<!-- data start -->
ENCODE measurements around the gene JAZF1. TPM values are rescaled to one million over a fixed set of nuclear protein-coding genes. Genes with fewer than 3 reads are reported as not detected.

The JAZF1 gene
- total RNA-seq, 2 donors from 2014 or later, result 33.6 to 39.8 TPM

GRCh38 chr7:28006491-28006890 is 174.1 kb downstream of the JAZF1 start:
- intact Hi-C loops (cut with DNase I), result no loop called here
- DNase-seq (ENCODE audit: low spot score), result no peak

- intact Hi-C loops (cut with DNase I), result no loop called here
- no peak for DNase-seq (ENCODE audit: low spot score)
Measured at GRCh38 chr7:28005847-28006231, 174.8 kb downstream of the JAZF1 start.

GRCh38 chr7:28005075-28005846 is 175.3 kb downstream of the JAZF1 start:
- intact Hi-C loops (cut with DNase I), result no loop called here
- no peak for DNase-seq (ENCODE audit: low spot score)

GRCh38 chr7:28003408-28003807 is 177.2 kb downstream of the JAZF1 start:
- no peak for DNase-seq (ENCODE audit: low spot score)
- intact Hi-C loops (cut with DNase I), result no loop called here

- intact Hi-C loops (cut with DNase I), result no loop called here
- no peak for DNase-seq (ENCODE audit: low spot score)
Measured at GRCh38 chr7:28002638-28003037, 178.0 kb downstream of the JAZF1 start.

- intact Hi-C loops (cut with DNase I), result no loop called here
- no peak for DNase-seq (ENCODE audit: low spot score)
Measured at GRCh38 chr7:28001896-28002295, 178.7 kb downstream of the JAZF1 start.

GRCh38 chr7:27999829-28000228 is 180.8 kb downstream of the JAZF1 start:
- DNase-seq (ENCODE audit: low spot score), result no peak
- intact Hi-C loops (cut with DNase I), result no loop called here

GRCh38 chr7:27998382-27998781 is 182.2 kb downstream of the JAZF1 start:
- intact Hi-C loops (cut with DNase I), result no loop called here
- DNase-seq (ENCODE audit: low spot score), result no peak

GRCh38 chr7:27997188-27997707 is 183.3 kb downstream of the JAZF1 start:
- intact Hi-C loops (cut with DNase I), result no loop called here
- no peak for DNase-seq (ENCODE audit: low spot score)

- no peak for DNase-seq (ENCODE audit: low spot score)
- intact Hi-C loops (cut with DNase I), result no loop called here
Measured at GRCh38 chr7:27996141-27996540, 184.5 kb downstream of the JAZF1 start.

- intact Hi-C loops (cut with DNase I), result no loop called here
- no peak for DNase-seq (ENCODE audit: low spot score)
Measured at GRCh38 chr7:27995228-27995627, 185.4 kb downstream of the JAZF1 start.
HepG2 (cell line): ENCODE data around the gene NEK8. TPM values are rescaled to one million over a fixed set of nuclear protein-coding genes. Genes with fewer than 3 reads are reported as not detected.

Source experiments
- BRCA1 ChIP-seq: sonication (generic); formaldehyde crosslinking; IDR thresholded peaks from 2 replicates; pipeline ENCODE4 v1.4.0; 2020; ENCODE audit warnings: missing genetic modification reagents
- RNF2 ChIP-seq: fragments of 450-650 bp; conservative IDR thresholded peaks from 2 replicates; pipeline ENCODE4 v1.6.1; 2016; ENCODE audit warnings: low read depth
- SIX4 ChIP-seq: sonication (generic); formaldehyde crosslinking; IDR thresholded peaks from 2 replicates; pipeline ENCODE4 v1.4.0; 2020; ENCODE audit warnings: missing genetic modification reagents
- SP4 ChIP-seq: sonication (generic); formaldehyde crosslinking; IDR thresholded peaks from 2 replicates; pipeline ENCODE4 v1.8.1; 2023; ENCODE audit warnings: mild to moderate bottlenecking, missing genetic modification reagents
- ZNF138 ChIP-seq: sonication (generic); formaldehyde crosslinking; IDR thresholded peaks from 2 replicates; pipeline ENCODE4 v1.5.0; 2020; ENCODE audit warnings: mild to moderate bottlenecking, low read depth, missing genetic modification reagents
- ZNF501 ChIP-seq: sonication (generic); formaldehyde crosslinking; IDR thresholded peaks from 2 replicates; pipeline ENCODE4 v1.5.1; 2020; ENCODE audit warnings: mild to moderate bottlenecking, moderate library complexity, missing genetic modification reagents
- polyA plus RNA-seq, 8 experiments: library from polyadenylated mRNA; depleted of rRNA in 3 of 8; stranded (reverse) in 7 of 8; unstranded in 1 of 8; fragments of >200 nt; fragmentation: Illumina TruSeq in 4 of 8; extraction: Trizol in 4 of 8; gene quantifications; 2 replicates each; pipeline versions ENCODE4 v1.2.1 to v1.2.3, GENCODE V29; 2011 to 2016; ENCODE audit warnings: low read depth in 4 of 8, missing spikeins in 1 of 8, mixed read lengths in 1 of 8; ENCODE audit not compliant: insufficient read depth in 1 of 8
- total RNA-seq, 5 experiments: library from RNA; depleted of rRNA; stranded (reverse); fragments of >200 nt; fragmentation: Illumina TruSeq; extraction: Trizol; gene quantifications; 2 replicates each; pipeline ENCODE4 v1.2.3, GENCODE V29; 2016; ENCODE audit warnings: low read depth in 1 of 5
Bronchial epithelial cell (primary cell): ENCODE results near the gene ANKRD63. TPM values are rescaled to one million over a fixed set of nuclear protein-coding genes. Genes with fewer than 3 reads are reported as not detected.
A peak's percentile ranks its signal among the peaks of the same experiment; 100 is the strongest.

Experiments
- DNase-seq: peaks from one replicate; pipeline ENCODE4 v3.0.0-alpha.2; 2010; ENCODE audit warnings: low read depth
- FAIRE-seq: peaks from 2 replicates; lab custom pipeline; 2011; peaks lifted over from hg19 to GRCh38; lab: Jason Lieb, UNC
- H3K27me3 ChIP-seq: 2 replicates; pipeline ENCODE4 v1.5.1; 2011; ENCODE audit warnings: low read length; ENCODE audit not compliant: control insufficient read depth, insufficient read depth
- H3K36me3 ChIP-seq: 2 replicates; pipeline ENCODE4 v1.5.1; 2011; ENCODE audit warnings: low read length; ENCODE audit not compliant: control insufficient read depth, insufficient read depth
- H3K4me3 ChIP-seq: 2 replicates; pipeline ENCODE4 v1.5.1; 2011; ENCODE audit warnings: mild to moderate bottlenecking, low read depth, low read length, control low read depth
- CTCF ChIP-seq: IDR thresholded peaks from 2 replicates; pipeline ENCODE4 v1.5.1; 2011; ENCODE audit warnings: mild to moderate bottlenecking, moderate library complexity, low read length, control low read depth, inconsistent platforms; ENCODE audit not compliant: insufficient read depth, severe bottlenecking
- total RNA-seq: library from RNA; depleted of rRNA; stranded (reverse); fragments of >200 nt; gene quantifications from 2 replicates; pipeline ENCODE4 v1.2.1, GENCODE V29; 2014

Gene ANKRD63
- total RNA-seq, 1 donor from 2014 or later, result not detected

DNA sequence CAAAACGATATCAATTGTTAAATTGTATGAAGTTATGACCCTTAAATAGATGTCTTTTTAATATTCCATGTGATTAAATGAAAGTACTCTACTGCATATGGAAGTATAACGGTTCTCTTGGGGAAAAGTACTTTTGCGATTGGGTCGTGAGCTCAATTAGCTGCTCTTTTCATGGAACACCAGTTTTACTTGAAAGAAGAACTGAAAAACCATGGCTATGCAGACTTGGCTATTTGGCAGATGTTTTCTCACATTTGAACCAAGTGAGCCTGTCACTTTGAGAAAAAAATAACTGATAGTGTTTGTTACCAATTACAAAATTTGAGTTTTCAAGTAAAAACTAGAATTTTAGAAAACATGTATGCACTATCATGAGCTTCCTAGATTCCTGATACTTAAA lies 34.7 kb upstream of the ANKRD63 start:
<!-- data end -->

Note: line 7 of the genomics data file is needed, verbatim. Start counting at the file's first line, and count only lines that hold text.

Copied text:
- intact Hi-C loops (cut with DNase I), result no loop called here